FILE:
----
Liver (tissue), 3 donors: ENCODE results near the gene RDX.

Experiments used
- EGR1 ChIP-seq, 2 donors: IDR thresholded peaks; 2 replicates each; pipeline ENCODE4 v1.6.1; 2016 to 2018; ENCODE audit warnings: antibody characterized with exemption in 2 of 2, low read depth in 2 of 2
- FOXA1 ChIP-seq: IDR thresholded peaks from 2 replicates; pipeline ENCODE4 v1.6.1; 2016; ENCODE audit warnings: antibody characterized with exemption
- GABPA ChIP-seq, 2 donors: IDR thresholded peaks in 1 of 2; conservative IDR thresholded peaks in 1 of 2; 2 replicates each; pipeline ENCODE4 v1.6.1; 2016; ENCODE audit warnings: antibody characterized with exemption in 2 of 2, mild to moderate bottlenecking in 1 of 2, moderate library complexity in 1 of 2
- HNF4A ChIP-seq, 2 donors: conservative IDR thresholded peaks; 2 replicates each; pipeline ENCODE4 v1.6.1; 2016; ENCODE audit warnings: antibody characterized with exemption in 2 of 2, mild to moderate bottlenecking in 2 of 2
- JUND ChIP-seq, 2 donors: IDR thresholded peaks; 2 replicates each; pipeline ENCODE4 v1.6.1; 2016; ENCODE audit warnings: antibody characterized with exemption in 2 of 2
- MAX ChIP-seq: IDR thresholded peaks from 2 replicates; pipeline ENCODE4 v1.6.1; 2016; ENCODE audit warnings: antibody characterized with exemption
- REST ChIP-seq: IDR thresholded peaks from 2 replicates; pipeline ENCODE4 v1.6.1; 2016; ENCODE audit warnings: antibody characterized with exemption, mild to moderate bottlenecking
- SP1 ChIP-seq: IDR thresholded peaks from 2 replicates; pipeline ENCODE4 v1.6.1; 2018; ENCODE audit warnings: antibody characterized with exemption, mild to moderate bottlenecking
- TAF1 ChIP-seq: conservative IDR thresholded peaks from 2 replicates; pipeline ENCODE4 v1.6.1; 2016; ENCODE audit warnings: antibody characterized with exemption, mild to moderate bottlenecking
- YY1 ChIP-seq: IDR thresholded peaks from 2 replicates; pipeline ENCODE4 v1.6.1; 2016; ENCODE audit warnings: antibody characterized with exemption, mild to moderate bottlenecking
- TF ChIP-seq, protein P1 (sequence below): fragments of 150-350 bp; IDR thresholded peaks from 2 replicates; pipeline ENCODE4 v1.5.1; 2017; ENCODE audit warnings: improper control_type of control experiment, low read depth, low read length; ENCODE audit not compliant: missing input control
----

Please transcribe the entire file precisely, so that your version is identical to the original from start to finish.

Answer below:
Liver (tissue), 3 donors: ENCODE results near the gene RDX.

Experiments used
- EGR1 ChIP-seq, 2 donors: IDR thresholded peaks; 2 replicates each; pipeline ENCODE4 v1.6.1; 2016 to 2018; ENCODE audit warnings: antibody characterized with exemption in 2 of 2, low read depth in 2 of 2
- FOXA1 ChIP-seq: IDR thresholded peaks from 2 replicates; pipeline ENCODE4 v1.6.1; 2016; ENCODE audit warnings: antibody characterized with exemption
- GABPA ChIP-seq, 2 donors: IDR thresholded peaks in 1 of 2; conservative IDR thresholded peaks in 1 of 2; 2 replicates each; pipeline ENCODE4 v1.6.1; 2016; ENCODE audit warnings: antibody characterized with exemption in 2 of 2, mild to moderate bottlenecking in 1 of 2, moderate library complexity in 1 of 2
- HNF4A ChIP-seq, 2 donors: conservative IDR thresholded peaks; 2 replicates each; pipeline ENCODE4 v1.6.1; 2016; ENCODE audit warnings: antibody characterized with exemption in 2 of 2, mild to moderate bottlenecking in 2 of 2
- JUND ChIP-seq, 2 donors: IDR thresholded peaks; 2 replicates each; pipeline ENCODE4 v1.6.1; 2016; ENCODE audit warnings: antibody characterized with exemption in 2 of 2
- MAX ChIP-seq: IDR thresholded peaks from 2 replicates; pipeline ENCODE4 v1.6.1; 2016; ENCODE audit warnings: antibody characterized with exemption
- REST ChIP-seq: IDR thresholded peaks from 2 replicates; pipeline ENCODE4 v1.6.1; 2016; ENCODE audit warnings: antibody characterized with exemption, mild to moderate bottlenecking
- SP1 ChIP-seq: IDR thresholded peaks from 2 replicates; pipeline ENCODE4 v1.6.1; 2018; ENCODE audit warnings: antibody characterized with exemption, mild to moderate bottlenecking
- TAF1 ChIP-seq: conservative IDR thresholded peaks from 2 replicates; pipeline ENCODE4 v1.6.1; 2016; ENCODE audit warnings: antibody characterized with exemption, mild to moderate bottlenecking
- YY1 ChIP-seq: IDR thresholded peaks from 2 replicates; pipeline ENCODE4 v1.6.1; 2016; ENCODE audit warnings: antibody characterized with exemption, mild to moderate bottlenecking
- TF ChIP-seq, protein P1 (sequence below): fragments of 150-350 bp; IDR thresholded peaks from 2 replicates; pipeline ENCODE4 v1.5.1; 2017; ENCODE audit warnings: improper control_type of control experiment, low read depth, low read length; ENCODE audit not compliant: missing input control